David, I looked at airport versus non-airport sites and found no significance. Also at the most northern half versus the most southern. No diff again. I am puzzled until I delve from time to time into the varius versions of temperature data and the magnitude of the adjustments. I still regard instrumental/recording/adjustment effects as having unexplained uncertainties.

          BTW, the most likely site to have airport problems is Broome where the airport cuts the town in two. Yet, Broome is one of the “no change” seaside sites, unless the change has been edited out without a notice.

          I agree with diurnal range being all over the place. Diurnal temperature range was used here as evidence of anthropogenic climate change

          and later in

          The trend variability at the station scale seems to be dismissed in favour of regional summaries, which are often a less sharp scalpel.

  26. stephen richards
    Posted May 8, 2010 at 7:43 AM | Permalink

    My big fear now is that the trend to sophisticated measurement instruments and methods is moving us so far away from the way things have been done in the past that the long records of temp etc that we already have will become useless. There are indications of this happening with the new sun measurements and the counting of “microspots” and “spots just forming but not numbered” that are also counted in the sunspot number. This sort of change will almost certainly migrate into other climate measurements and the climate ‘science’ community does not seem to have foprmed any sort of transition plan for these events. We are simply blundering into the destruction in value of our existing climate records.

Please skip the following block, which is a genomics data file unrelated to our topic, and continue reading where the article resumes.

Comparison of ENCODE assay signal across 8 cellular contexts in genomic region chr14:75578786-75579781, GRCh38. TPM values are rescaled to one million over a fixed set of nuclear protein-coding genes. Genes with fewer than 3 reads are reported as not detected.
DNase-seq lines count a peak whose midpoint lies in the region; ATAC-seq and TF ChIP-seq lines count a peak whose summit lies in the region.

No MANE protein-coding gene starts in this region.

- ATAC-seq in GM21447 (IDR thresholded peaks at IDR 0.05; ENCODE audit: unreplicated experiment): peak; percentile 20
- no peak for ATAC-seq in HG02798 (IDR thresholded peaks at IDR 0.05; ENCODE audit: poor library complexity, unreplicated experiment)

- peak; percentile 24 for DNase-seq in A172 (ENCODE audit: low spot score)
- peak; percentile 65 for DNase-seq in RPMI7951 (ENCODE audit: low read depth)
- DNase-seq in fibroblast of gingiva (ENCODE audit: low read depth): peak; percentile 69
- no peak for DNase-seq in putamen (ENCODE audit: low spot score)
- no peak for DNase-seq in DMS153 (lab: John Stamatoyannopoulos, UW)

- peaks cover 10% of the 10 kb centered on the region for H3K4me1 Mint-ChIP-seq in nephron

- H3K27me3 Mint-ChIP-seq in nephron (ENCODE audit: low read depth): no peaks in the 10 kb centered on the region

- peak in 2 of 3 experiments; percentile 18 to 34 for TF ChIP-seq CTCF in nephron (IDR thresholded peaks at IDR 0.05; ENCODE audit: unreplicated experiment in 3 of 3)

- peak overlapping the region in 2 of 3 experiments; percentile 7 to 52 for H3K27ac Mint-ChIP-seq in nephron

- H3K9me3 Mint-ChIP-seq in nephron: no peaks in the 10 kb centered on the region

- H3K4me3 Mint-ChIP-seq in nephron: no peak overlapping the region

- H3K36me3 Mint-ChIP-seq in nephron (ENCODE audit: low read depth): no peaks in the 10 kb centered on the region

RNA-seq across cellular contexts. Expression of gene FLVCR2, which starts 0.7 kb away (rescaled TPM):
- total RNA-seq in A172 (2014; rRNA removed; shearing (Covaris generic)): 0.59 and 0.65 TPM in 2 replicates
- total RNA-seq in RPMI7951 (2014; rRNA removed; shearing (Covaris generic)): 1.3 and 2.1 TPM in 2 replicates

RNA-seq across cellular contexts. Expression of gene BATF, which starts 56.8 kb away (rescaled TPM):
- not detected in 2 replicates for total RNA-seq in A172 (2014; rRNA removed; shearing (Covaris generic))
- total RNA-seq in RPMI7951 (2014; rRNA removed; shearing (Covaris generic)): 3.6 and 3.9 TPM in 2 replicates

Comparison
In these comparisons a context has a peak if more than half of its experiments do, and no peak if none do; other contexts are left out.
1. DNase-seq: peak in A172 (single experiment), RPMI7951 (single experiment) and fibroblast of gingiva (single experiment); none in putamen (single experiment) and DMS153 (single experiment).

27. nc
    Posted May 8, 2010 at 11:47 AM | Permalink

    stephen richards I have read this sort of thing is happening with hurricanes. We are now able to see every hurricane formed where as in the past some would have been missed. More storms are also suspected of being called hurricanes, again in the past maybe not upgraded to hurricane status.

  28. Lance
    Posted May 8, 2010 at 9:26 PM | Permalink

    Steve’s talk highlights my favorite remark from the press during the climategate affair. It is from Simon Carr of The Independent, “I don’t know much about statistics but I know what I like.”

    You gotta love the British press. Well the actual journalists, not the activists.

  29. John
    Posted May 9, 2010 at 8:55 PM | Permalink

    Speaking of presentations Rutledge makes some interesting projections on CO2 and some interesting germane observations of Climategate and Steve.

  30. Michael Reed
    Posted May 10, 2010 at 9:15 AM | Permalink


    I’ve downloaded the PDF of your Trinity College presentation twice now and both times page 5 has been garbled. Is this somehow my fault, or is there something wrong with the file itself? Perhaps you could post a revised version which fixes the problem, if it is a problem.

    Much admire your work.

  31. Martin A
    Posted May 10, 2010 at 9:27 AM | Permalink

    Very clearly and dispassionately written.e

    The copy I downloaded ends abruptly with the line
    “Jon Stewart had a similar take.”

    But maybe that is how it is meant to end.

    • Martin A
      Posted May 10, 2010 at 4:42 PM | Permalink

      Yes, it’s obvious now that that’s the finish.

      I found the text of Jon Stewart’s “similar take”:


      STEWART: (Laughing) See, I tell you it’s nothing. He was just using a trick to hide the decline. It’s just scientist speak for using a standard statistical technique recalibrating data in order to trick you into not knowing about the decline. But here’s what’s great about science: in disagreement, we go back and look at the raw data.


      UNKNOWN FOX NEWS ANNOUNCER): University scientists say raw data from the 1980s was thrown out.

      (END VIDEO)

      STEWART: Oh for f**k’s sake! Why would you throw out raw data from the ’80s? I still have Penthouses from the ’70s! Laminated. What did you keep?

      (etc etc)

  32. Charles DrPH
    Posted May 10, 2010 at 4:05 PM | Permalink

    Steve, I see that they are invoking your name in the US Congress, please see: